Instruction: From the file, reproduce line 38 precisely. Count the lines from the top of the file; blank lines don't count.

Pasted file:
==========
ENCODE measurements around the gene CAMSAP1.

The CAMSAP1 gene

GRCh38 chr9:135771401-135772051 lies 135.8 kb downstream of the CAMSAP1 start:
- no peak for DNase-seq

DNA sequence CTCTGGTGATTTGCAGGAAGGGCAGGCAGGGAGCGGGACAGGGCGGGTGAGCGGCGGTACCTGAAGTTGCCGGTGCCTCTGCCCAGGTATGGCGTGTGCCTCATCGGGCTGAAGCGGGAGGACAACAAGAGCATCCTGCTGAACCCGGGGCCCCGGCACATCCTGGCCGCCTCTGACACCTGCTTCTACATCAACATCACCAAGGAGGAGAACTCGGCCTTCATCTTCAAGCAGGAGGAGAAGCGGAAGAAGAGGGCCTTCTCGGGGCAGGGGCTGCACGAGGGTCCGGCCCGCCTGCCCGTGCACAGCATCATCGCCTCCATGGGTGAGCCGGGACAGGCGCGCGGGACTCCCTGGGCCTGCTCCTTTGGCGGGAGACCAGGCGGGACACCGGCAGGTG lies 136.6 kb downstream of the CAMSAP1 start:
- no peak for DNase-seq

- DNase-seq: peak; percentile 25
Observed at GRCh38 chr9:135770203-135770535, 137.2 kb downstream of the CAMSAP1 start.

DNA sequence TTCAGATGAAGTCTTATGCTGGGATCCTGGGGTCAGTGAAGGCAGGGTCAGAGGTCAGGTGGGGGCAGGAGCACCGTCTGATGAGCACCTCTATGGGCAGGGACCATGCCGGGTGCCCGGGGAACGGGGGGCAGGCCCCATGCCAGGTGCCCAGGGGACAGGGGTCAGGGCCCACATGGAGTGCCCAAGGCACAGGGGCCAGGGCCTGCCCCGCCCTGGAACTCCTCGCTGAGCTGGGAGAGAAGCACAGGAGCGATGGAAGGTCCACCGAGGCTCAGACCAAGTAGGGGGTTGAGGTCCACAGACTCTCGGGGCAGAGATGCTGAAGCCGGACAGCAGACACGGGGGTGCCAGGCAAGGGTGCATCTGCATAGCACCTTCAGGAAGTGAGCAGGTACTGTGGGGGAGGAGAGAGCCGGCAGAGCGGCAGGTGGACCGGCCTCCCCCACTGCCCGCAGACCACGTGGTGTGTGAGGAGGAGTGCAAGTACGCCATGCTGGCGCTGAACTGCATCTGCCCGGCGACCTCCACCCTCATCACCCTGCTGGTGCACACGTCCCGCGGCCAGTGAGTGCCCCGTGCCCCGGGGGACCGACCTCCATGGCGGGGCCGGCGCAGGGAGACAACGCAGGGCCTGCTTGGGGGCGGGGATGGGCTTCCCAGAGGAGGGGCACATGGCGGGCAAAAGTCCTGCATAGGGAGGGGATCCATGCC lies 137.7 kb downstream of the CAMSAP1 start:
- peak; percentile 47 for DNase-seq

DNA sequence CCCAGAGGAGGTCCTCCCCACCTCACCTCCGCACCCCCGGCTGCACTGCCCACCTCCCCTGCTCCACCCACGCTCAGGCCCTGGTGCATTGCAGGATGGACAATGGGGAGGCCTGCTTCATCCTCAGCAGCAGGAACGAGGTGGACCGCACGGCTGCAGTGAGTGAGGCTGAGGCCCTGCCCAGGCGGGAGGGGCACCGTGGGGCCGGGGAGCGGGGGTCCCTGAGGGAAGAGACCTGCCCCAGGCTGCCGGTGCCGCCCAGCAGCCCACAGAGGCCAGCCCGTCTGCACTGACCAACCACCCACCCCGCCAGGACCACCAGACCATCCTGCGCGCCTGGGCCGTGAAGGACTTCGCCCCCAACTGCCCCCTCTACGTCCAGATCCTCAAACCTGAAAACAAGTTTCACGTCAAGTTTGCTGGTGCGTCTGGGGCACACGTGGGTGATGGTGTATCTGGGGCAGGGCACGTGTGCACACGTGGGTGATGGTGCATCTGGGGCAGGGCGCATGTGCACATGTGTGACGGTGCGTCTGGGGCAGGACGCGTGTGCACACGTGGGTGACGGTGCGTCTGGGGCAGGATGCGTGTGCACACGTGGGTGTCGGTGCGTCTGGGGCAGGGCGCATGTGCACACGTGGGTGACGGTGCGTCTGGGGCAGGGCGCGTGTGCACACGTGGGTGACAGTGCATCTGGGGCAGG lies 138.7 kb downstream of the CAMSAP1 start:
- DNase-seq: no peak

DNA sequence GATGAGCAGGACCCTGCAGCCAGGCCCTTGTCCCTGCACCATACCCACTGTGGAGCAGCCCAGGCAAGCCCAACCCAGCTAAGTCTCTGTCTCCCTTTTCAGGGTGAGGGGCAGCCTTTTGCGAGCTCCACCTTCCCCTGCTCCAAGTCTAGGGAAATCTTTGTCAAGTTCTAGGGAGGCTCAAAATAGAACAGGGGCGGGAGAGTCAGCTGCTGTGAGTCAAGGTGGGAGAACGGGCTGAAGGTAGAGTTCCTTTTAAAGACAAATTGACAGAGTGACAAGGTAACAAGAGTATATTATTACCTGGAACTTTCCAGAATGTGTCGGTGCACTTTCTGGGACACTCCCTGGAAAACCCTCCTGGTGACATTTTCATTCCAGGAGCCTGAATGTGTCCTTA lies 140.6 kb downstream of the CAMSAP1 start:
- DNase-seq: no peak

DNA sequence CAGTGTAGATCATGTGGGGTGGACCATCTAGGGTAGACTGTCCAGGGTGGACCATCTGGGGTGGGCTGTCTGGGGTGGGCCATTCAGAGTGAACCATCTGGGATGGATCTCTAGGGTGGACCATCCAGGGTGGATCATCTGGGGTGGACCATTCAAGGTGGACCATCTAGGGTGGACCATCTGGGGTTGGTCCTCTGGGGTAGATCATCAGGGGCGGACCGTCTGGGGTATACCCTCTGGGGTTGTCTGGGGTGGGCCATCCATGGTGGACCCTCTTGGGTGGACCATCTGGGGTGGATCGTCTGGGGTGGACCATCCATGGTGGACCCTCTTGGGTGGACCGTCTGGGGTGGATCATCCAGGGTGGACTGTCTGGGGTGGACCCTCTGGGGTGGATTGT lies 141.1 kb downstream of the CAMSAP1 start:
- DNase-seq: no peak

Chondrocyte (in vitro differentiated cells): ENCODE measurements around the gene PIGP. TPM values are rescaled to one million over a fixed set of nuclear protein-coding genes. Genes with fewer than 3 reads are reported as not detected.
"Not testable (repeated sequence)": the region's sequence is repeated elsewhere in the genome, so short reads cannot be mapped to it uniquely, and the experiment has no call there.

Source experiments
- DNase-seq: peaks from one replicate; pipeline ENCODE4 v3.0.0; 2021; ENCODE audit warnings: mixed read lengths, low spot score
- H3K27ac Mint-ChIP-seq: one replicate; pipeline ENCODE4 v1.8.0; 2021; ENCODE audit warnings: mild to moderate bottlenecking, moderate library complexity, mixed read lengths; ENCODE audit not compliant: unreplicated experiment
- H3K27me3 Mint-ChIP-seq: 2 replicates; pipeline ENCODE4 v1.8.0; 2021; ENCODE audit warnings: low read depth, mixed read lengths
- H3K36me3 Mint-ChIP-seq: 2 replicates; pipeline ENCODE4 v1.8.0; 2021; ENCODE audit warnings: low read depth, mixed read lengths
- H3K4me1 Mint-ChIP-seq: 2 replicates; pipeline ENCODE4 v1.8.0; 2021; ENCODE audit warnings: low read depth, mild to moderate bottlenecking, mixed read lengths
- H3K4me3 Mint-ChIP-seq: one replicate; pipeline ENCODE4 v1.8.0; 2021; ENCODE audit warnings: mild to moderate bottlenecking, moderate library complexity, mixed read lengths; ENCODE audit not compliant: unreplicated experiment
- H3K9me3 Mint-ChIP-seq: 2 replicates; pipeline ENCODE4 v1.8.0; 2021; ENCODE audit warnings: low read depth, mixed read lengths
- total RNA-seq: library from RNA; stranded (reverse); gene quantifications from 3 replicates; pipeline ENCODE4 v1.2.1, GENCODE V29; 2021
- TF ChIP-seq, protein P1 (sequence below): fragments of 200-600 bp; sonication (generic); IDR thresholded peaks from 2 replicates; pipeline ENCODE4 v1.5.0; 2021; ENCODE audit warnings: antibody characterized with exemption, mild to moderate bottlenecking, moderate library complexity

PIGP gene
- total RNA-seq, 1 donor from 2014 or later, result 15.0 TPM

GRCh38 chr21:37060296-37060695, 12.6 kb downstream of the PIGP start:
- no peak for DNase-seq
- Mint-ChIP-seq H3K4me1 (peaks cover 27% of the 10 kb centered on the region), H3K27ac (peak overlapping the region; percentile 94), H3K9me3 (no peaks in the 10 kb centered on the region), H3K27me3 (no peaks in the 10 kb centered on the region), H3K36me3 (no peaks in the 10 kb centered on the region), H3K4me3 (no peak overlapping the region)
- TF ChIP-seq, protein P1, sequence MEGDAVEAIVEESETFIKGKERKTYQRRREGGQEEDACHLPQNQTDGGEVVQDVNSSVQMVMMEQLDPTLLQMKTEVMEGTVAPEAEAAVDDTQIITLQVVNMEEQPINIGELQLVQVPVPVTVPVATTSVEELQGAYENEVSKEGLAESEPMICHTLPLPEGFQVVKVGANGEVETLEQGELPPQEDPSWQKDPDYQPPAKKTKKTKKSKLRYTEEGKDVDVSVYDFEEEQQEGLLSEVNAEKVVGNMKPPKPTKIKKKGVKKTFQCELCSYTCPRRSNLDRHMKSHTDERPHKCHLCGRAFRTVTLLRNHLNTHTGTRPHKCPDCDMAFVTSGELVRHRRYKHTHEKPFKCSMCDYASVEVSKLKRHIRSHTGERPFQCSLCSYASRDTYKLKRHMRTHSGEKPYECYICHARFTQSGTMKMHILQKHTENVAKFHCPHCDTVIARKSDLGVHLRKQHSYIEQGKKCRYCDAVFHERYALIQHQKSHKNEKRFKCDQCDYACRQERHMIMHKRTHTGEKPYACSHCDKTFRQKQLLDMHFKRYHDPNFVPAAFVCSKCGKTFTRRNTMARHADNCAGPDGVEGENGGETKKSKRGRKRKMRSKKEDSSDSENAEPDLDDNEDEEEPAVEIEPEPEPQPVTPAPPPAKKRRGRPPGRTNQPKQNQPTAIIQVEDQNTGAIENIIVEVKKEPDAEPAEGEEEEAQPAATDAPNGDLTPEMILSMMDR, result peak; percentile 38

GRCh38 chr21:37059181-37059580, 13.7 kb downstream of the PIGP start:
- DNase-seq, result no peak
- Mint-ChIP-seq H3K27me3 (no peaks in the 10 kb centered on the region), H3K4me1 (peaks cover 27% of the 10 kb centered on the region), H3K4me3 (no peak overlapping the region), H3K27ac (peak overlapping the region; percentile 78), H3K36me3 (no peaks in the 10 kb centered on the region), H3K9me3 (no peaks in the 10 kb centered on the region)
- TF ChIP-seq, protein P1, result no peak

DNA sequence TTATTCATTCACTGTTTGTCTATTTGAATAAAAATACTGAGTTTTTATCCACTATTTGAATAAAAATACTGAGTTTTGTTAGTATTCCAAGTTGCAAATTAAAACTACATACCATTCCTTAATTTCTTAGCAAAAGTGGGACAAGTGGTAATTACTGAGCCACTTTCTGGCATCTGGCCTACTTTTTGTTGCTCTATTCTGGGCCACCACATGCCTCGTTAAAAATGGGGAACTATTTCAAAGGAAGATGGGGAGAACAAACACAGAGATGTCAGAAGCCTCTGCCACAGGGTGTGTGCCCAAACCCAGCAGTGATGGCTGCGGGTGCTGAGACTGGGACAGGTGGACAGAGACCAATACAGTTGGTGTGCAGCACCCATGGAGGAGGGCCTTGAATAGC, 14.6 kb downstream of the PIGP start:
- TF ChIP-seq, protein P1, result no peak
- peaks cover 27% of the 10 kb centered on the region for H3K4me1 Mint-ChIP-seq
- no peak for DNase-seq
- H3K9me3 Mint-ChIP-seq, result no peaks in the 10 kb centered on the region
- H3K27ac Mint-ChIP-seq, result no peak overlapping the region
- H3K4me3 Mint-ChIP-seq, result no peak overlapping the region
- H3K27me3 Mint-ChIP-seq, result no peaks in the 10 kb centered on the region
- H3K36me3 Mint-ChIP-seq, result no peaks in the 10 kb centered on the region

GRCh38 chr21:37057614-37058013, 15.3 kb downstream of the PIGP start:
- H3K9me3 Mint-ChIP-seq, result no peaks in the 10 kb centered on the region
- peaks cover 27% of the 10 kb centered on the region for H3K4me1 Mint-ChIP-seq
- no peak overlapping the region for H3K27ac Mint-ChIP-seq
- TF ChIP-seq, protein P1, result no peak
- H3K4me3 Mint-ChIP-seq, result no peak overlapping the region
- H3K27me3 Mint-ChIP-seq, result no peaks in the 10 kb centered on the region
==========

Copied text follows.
- TF ChIP-seq, protein P1, result no peak